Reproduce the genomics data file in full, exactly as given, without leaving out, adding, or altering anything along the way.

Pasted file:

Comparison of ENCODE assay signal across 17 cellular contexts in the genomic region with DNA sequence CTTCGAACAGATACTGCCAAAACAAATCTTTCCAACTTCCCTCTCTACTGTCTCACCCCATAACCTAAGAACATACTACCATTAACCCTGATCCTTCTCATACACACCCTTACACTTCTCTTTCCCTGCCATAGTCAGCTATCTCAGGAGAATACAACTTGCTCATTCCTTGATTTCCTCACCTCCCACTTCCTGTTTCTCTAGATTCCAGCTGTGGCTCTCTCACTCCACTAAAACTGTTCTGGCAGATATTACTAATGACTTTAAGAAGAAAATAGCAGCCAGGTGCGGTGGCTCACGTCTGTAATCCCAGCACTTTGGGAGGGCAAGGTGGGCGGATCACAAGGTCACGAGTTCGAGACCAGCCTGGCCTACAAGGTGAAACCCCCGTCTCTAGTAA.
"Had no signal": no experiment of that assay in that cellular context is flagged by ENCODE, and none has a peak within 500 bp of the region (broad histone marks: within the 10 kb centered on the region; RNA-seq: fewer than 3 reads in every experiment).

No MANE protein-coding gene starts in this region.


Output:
Comparison of ENCODE assay signal across 17 cellular contexts in the genomic region with DNA sequence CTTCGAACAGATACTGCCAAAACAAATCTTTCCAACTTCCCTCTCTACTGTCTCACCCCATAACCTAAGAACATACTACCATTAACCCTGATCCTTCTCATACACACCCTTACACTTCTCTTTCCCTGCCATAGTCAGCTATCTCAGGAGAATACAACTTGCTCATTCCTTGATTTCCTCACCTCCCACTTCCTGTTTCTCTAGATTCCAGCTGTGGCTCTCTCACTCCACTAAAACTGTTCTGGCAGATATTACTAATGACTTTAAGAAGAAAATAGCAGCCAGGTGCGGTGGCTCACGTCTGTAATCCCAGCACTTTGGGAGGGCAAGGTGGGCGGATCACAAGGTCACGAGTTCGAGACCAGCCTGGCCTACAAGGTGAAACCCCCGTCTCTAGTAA.
"Had no signal": no experiment of that assay in that cellular context is flagged by ENCODE, and none has a peak within 500 bp of the region (broad histone marks: within the 10 kb centered on the region; RNA-seq: fewer than 3 reads in every experiment).

No MANE protein-coding gene starts in this region.